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By Bob Valen 

Let's hear it for our oceans!

 


Let’s start off with some facts about our oceans: The Earth’s oceans cover 71 percent of its surface and contain 97 percent of the Earth’s water. Less than 1 percent of the Earth’s water is fresh water, while 2-3 percent is contained in glaciers and ice caps. The oceans contain 99 percent of the living space on the planet. Digest those numbers as we take a look at some ocean research and ocean-research tools being used today that are helping us understand global weather and the changes now occurring.

The University of Washington and citizen-scientist volunteers have been poring through old ship logs for nearly a decade now. The project is called “Old Weather.” Over the past years, logbooks have been digitized by the National Archives in Washington D.C., and most recently museums and libraries in the New England states, where the whaling fleets were primarily home ported. These old logbooks, from research vessels and whaling ships, are being “mined” for all data mentioning weather conditions on the voyages these vessels took. Records date back to the 1840s.

Here’s what has been done so far. Old Weather effort has scanned more than 500,000 handwritten pages from historic ship logs, and Old Weather volunteers have thus far transcribed almost 3 million historical weather records for use in climate and environmental research. All this work leads to a stronger knowledge of past sea and weather conditions that can be used to compare current conditions.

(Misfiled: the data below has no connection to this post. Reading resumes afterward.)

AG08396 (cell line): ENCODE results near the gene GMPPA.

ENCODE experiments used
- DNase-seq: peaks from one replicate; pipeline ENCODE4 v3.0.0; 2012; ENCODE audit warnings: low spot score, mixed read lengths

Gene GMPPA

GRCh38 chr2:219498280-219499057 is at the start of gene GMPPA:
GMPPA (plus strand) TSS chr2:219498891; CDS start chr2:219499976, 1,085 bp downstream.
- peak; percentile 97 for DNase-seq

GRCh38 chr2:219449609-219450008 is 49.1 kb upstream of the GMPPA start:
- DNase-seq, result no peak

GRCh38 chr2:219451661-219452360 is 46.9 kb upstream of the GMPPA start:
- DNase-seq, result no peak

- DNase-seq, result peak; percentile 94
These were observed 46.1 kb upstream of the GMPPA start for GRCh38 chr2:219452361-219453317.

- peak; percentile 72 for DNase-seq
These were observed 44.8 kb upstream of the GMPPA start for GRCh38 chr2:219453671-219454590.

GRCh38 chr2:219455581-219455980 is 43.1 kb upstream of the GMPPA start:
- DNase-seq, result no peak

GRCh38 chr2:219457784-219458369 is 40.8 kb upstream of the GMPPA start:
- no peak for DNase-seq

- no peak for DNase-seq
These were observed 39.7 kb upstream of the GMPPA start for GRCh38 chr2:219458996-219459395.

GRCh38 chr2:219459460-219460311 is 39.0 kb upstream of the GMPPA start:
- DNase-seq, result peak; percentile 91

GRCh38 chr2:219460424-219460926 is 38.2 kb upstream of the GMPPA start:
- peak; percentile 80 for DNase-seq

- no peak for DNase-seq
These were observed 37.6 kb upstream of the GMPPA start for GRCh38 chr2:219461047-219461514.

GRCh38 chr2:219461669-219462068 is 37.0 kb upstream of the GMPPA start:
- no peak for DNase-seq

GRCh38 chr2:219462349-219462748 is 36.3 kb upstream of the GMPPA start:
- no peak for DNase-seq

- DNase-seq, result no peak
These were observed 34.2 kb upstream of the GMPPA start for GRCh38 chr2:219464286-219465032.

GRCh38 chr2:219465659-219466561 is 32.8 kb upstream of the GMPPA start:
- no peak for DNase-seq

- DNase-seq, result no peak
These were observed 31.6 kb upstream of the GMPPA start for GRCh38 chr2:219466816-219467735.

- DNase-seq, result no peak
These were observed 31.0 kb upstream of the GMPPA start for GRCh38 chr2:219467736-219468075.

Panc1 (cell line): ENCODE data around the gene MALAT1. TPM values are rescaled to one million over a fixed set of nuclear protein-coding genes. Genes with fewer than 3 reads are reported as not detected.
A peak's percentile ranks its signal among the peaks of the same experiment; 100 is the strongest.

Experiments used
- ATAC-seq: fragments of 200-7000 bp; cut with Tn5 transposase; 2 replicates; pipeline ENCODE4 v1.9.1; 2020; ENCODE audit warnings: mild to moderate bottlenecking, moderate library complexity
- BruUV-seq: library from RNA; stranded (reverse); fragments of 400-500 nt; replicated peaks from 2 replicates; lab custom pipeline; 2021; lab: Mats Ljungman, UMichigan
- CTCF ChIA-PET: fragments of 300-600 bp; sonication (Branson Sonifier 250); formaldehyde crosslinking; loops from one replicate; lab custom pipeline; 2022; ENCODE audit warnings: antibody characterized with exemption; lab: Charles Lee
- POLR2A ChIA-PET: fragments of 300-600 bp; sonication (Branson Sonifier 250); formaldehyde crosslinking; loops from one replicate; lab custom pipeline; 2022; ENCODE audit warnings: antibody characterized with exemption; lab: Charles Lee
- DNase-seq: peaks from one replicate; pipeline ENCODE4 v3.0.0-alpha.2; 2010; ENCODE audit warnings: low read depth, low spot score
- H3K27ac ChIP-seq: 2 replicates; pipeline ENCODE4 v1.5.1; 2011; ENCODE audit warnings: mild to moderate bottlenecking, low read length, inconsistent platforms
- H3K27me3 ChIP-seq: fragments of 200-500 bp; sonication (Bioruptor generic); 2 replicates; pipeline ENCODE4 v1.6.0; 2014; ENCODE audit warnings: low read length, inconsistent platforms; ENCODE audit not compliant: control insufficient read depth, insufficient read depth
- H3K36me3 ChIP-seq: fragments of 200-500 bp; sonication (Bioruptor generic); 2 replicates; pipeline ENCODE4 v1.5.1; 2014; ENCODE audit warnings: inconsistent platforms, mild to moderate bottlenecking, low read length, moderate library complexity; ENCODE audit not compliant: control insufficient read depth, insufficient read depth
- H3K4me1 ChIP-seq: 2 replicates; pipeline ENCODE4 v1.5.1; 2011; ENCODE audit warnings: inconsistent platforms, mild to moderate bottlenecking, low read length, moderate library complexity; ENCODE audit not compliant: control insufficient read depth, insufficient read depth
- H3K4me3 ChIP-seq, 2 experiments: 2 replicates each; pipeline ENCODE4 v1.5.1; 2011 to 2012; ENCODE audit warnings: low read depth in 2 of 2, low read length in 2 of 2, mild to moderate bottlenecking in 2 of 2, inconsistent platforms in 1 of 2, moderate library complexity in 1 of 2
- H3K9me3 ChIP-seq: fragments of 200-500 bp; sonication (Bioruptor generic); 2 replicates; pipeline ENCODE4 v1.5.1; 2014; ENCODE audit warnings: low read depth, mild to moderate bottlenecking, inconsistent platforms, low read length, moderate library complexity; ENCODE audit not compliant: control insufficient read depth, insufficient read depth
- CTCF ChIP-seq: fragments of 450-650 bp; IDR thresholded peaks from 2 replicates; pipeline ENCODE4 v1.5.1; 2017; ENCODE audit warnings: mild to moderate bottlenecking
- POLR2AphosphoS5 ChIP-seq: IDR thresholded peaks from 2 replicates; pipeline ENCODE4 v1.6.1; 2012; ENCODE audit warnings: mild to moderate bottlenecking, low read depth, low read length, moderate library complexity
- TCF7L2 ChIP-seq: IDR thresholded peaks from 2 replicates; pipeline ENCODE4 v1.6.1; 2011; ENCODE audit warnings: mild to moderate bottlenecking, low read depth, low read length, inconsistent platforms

In the San Francisco Bay Area, a company called Saildrone manufactures a water-borne wind- and solar-powered drone, Unmanned Surface Vehicle (USV), which can sail an open-water, predetermined course for long periods of time. Equipped with an instrument suit, these vehicles take comprehensive environmental measurements and transmit that data real-time via satellite to researchers. If a researcher wishes to reprogram a Saildrone while it’s on a mission, that can be done. The company’s website says, “The world’s oceans are experiencing significant change, which is having a profound impact on short-term and seasonal weather patterns. Furthermore, the areas where some of the biggest changes are occurring are also some of the least measured and understood. This is largely due to their remote location and/or harsh environment, where the cost of deploying sensors via traditional ship-based methods is very high.”

Looking at the weather data for the month of May, we don’t see any new records. Here at the home weather station, precipitation was on the light side, at 0.92 inches. The all-time mean for May is 1.15 inches; the all-time wet record was 5.52 inches in 1948. We had a high temperature of 89.5˚F on the 23rd, and a low of 38.3˚F May 1. Our mean was 64.5˚F. The all-time high temperature was in 1986 at 100.0˚F, while the all-time low was 27˚F in 1954. The all-time mean for the month of May is 58.4˚F.

While we are experiencing generally clear skies at night, let’s see what the evening sky will bring during June. From our friends at EarthSky: “In June 2018, at evening dusk, Venus appears in the West, whereas Jupiter lords over the eastern half of the sky. In early June, Saturn rises as Venus sets; and by late June, it’ll be Mars that rises as Venus sets. Mercury may be seen in the evening sky, starting around mid-June.” For you moon watchers, a full moon occurs on June 28.

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